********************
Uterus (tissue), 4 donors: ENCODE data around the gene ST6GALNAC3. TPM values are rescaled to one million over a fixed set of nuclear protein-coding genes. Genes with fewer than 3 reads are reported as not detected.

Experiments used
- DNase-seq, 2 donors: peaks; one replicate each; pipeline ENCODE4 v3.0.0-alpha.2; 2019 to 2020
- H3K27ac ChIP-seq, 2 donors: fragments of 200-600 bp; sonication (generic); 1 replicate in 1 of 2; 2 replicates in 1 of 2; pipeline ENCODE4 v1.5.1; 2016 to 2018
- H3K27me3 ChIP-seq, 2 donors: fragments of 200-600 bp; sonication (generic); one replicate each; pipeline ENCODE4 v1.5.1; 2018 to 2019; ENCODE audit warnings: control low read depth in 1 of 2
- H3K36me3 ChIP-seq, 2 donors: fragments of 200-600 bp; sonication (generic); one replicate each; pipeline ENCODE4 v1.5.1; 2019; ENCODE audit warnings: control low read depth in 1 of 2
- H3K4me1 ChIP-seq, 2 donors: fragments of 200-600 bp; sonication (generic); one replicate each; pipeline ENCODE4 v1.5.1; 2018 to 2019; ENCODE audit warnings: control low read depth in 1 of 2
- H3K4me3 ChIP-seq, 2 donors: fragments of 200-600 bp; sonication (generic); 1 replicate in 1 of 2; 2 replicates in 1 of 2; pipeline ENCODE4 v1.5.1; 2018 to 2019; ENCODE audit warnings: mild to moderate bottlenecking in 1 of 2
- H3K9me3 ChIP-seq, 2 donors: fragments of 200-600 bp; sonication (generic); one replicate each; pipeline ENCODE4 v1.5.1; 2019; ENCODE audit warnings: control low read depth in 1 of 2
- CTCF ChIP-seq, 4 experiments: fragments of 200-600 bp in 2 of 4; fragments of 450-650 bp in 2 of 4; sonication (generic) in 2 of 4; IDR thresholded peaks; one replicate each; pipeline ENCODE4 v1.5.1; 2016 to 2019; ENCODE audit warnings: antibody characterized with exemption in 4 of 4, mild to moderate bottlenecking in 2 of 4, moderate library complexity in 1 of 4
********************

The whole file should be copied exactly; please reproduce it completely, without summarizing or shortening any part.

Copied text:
Uterus (tissue), 4 donors: ENCODE data around the gene ST6GALNAC3. TPM values are rescaled to one million over a fixed set of nuclear protein-coding genes. Genes with fewer than 3 reads are reported as not detected.

Experiments used
- DNase-seq, 2 donors: peaks; one replicate each; pipeline ENCODE4 v3.0.0-alpha.2; 2019 to 2020
- H3K27ac ChIP-seq, 2 donors: fragments of 200-600 bp; sonication (generic); 1 replicate in 1 of 2; 2 replicates in 1 of 2; pipeline ENCODE4 v1.5.1; 2016 to 2018
- H3K27me3 ChIP-seq, 2 donors: fragments of 200-600 bp; sonication (generic); one replicate each; pipeline ENCODE4 v1.5.1; 2018 to 2019; ENCODE audit warnings: control low read depth in 1 of 2
- H3K36me3 ChIP-seq, 2 donors: fragments of 200-600 bp; sonication (generic); one replicate each; pipeline ENCODE4 v1.5.1; 2019; ENCODE audit warnings: control low read depth in 1 of 2
- H3K4me1 ChIP-seq, 2 donors: fragments of 200-600 bp; sonication (generic); one replicate each; pipeline ENCODE4 v1.5.1; 2018 to 2019; ENCODE audit warnings: control low read depth in 1 of 2
- H3K4me3 ChIP-seq, 2 donors: fragments of 200-600 bp; sonication (generic); 1 replicate in 1 of 2; 2 replicates in 1 of 2; pipeline ENCODE4 v1.5.1; 2018 to 2019; ENCODE audit warnings: mild to moderate bottlenecking in 1 of 2
- H3K9me3 ChIP-seq, 2 donors: fragments of 200-600 bp; sonication (generic); one replicate each; pipeline ENCODE4 v1.5.1; 2019; ENCODE audit warnings: control low read depth in 1 of 2
- CTCF ChIP-seq, 4 experiments: fragments of 200-600 bp in 2 of 4; fragments of 450-650 bp in 2 of 4; sonication (generic) in 2 of 4; IDR thresholded peaks; one replicate each; pipeline ENCODE4 v1.5.1; 2016 to 2019; ENCODE audit warnings: antibody characterized with exemption in 4 of 4, mild to moderate bottlenecking in 2 of 4, moderate library complexity in 1 of 4